Tuesday, 6 March 2018


3 out of 5 stars

On Amazon UK
On Amazon.com
On Goodreads

How I discovered this book: it was submitted to Rosie's Book Review Team, of which I am a member.

Genre: UK dystopian, futuristic

The basic plot:
In the future, all men in Britain are sterile. Fertility drugs for procreation are given only to couples whose genetic matches are approved by the state. Those without a family history to prove their genetic heritage are known as broken branches, treated as inferior citizens and not allowed to breed, so that the genetic purity of the National Family Tree will be preserved.  On presenting an application to have a child, each case is decided upon by a jury of over forty people, randomly chosen from the genetically approved public.

The novel contains some feasible ideas about the not too distant future: compulsory DNA sampling at birth, genetic enhancement of a foetus being the norm, and, of course, the necessity for health insurance, usually provided by an employer, which some say we are heading towards sooner rather than later.  Mr Ellis shows some nice turns of phrase and imaginative metaphors, and I liked some of the philosophy (often inner dialogue) about the human race as a whole.

On the whole, though, I felt the finished article needed a bit more thinking through. I needed to know straight away why all the men were sterile, but it is not revealed until half way through.  Several generations before, a male contraceptive pill had been introduced in order to control population, that ended up causing sterility.  Hmm.  I'm not convinced that many men would take it in the first place, given that virility is an important element of the masculine identity.  A character called Maiya doesn't know she is infertile until told by a doctor that she was the victim of a government sterilisation programme, but neither we nor Maiya are told what this programme was, and for some reason she doesn't ask.  I had too many unanswered questions, generally. 

Other stuff I liked: early on, the 'pub culture' scenes are well done and authentic.  When protagonists Grace and Tom submit their application to become parents, we are shown snapshots of the conversations between couples chosen as the 'jury', to show how they arrived at the decision, an inspired touch which made for an entertaining and revealing sideshow about human nature; I would have loved more like this.  Alas, though, there was a lack of individuality in the dialogue, generally; practically all couples call each other 'love'.  Almost all the characters have short tempers and say 'fuck' a lot.  Sometimes the technology appeared not to have moved on as it might; it's meant to be several generations into the future but people still talk about their 'mobile' phones, a phrase that's started to sound a little outdated even now.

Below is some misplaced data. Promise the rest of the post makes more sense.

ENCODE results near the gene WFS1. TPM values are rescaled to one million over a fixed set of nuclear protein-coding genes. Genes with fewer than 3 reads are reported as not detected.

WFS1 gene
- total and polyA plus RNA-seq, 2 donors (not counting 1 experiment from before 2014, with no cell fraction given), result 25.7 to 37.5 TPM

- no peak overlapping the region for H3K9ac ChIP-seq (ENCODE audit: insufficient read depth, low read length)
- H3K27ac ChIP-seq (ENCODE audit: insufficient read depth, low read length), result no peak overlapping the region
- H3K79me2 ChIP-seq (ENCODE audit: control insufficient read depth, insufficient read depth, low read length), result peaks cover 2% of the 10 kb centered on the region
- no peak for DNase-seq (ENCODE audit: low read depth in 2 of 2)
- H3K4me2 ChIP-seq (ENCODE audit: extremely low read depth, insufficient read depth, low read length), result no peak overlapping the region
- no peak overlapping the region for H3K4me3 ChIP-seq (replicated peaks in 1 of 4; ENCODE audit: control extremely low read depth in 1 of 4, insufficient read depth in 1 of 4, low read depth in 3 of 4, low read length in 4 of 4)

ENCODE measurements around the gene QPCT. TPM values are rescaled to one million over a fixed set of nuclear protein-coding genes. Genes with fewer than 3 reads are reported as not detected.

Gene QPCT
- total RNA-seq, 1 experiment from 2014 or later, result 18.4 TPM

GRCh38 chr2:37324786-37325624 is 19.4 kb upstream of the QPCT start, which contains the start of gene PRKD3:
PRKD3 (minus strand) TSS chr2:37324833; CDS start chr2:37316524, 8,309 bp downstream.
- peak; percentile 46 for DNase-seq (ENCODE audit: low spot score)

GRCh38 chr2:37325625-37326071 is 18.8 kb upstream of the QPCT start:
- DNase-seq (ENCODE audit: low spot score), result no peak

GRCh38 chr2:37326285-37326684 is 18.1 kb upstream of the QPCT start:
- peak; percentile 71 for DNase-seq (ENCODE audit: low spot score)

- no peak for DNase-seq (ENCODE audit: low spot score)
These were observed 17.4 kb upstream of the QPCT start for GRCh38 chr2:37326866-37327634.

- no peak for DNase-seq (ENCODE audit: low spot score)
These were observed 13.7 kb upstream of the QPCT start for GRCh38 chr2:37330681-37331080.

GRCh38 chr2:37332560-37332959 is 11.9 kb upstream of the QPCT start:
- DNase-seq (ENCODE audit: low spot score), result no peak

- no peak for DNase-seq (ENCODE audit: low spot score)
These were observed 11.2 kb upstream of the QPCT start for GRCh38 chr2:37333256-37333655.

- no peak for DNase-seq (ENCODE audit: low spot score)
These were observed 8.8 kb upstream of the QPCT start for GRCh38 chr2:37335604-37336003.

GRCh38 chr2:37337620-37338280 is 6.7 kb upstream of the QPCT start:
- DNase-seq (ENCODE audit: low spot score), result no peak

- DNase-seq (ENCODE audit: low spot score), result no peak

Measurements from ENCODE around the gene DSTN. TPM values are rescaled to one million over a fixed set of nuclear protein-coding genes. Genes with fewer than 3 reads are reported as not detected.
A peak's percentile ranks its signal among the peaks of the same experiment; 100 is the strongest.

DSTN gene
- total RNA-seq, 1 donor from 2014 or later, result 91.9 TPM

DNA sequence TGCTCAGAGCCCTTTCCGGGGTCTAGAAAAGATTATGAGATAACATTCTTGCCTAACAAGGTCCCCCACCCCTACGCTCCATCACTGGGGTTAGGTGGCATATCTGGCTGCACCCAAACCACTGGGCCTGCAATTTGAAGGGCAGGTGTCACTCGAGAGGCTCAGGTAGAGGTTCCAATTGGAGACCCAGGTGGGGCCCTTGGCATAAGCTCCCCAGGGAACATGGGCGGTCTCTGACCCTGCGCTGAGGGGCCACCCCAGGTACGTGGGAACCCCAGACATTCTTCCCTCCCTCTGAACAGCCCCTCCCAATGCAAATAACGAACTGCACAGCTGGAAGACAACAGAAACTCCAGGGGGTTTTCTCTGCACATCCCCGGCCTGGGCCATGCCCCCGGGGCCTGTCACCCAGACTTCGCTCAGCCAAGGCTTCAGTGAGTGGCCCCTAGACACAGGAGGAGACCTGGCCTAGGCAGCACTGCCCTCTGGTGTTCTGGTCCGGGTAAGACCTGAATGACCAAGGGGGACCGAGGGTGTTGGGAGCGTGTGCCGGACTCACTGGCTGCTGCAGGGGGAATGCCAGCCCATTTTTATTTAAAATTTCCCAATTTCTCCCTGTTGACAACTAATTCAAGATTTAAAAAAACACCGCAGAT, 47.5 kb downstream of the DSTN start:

Interspersed between the main chapters are some curious short ones written from the point of view of someone who turned out to be a computer programmer (I think).  Some of it is a bit 'fourth wall', about the writing and publication of the book itself.  He talks about a new programme called 4cast which can programme futures according to DNA and data collected all over the world ~ another of the great ideas present in the novel.  Again, though, it all seemed a bit haphazard.

To sum up: an original story containing imaginative, unusual concepts.  I read all the after-book acknowledgements, etc., and must thank the author for the Wikipedia entry about the Tasmanian aboriginals ~ fascinating stuff, it led me to look up more.  Ellis thanks his beta readers for 'getting through the third draft' ~ speaking as a writer who still finds dodgy bits as late as the fifth draft, I felt it could have done with another one or two.  The grammar and punctuation (copy editing) is mostly fine, but I think some professional content editing would make this book as good as it could be.


  1. As usual, a thorough and competent review, Terry. I often have trouble with these genetically-oriented sci-fi novels because I find the science to be wobbly. Does this author have a background in genetics and populations studies?

    1. I don't know much about it myself, Noelle, but I found the genetics type stuff to be pretty convincing; he seems to know his stuff, and clearly has the sort of interest in it that meant he knows a lot about it. It was the other technology that seemed as if it hadn't been thought about at all - we are not told when in the future it is, though I gather at least 4 generations on. But people are still using 'mobile phones', web-based technology is not a massive part of everyone's daily life, and one guy actually found stuff out by breaking into someone's office, looking it up on someone's computer and printing it out - it was outdated even for now; he'd copy a file to whatever device he'd be constantly using, surely??!! And there was no background, which there needs to be, for dystopian future type novels - we need to know WHY.

  2. Good, balanced review. Considering what you liked about this, you might enjoy The Johnson Project.